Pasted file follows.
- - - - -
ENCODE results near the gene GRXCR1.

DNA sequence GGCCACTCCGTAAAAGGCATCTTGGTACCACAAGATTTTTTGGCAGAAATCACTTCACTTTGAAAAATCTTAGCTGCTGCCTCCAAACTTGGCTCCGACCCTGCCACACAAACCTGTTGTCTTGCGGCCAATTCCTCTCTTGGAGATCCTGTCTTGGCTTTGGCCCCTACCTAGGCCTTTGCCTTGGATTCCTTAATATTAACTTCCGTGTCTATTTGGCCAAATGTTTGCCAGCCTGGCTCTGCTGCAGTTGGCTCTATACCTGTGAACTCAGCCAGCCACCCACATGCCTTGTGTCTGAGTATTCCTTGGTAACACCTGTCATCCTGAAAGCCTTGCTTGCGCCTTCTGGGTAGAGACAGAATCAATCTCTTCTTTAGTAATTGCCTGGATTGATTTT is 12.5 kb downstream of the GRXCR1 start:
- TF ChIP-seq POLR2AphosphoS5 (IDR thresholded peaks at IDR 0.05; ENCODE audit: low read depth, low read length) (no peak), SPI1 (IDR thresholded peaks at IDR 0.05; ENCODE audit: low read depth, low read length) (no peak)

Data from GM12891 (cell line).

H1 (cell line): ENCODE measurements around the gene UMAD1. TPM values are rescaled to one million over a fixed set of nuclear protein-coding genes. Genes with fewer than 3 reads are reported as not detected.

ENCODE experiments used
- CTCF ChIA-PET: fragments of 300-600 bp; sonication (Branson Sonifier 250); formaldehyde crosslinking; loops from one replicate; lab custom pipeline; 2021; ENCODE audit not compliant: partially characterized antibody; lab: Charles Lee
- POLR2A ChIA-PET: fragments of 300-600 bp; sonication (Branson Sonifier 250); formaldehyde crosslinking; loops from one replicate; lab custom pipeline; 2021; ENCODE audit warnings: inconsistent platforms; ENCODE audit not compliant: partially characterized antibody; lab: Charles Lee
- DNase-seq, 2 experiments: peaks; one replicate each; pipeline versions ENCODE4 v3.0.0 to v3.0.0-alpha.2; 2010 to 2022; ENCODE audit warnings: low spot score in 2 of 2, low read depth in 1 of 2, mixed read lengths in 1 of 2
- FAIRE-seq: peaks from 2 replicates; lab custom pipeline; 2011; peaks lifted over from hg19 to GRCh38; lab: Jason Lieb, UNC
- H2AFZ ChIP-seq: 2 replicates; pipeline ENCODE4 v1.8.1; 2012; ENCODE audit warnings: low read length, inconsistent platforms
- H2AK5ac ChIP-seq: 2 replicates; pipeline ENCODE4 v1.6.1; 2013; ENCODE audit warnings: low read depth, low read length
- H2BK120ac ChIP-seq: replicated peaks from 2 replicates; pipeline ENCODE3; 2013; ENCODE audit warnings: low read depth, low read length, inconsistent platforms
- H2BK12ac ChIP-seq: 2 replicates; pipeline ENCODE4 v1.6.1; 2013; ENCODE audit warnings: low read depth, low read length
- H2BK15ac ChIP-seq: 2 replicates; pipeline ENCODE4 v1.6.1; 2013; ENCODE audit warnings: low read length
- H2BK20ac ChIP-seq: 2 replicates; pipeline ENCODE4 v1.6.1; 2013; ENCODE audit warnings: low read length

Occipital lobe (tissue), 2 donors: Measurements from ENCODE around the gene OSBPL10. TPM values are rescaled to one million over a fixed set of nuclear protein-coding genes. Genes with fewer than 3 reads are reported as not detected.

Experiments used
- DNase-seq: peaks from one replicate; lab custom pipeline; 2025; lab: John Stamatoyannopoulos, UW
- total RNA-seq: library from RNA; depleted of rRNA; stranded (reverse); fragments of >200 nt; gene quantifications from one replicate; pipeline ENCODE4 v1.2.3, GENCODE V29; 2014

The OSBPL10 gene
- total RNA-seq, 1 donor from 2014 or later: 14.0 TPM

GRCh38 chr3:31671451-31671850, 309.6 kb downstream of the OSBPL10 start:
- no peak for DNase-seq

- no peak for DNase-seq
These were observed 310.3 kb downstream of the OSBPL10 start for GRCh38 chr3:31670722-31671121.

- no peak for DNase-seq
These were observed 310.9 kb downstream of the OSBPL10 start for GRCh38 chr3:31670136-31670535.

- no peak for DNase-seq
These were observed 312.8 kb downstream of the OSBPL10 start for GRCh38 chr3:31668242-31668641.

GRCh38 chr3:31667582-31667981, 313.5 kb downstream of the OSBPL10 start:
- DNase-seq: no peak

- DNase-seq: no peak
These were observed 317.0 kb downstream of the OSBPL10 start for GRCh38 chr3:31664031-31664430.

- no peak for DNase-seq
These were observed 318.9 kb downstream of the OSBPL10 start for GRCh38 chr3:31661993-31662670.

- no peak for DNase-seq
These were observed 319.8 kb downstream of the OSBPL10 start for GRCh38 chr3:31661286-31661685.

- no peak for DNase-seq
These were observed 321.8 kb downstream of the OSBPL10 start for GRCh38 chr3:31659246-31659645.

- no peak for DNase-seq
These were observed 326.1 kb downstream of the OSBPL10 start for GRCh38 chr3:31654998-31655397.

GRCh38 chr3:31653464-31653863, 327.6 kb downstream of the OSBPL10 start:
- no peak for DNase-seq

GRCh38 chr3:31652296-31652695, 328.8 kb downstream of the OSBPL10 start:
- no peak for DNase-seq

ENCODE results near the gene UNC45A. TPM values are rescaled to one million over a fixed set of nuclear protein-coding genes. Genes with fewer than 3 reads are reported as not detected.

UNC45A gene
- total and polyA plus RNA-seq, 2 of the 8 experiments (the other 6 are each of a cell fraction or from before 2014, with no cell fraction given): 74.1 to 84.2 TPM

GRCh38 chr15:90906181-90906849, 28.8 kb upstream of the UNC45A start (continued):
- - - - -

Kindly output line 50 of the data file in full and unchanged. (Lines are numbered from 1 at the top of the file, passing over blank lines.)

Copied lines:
GRCh38 chr15:90906181-90906849, 28.8 kb upstream of the UNC45A start (continued):